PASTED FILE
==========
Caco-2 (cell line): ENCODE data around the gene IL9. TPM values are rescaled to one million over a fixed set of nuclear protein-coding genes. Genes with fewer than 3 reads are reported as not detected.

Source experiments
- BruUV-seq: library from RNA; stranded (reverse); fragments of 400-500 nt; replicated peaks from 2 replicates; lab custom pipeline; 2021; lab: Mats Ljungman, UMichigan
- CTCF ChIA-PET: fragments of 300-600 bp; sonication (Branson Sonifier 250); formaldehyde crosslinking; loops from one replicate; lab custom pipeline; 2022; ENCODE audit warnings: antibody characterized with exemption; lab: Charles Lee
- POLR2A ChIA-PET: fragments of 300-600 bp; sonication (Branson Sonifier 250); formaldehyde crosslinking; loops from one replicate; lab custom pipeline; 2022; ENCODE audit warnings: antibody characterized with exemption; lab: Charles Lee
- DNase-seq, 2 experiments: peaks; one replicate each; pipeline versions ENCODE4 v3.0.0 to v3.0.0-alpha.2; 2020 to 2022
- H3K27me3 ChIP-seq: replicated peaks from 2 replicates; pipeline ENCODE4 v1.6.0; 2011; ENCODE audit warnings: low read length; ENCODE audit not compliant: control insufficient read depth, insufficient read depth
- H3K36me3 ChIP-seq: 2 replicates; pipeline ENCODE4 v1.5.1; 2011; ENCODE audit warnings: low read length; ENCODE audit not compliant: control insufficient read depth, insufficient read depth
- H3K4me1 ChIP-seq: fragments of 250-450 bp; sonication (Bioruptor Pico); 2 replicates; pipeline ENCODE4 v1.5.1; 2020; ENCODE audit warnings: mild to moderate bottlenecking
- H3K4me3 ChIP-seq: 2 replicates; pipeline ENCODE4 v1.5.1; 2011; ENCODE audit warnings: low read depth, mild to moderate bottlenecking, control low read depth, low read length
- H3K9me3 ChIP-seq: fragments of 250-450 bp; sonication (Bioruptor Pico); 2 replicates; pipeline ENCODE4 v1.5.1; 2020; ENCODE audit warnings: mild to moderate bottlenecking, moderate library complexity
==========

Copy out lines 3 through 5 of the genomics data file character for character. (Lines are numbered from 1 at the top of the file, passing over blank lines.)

- BruUV-seq: library from RNA; stranded (reverse); fragments of 400-500 nt; replicated peaks from 2 replicates; lab custom pipeline; 2021; lab: Mats Ljungman, UMichigan
- CTCF ChIA-PET: fragments of 300-600 bp; sonication (Branson Sonifier 250); formaldehyde crosslinking; loops from one replicate; lab custom pipeline; 2022; ENCODE audit warnings: antibody characterized with exemption; lab: Charles Lee
- POLR2A ChIA-PET: fragments of 300-600 bp; sonication (Branson Sonifier 250); formaldehyde crosslinking; loops from one replicate; lab custom pipeline; 2022; ENCODE audit warnings: antibody characterized with exemption; lab: Charles Lee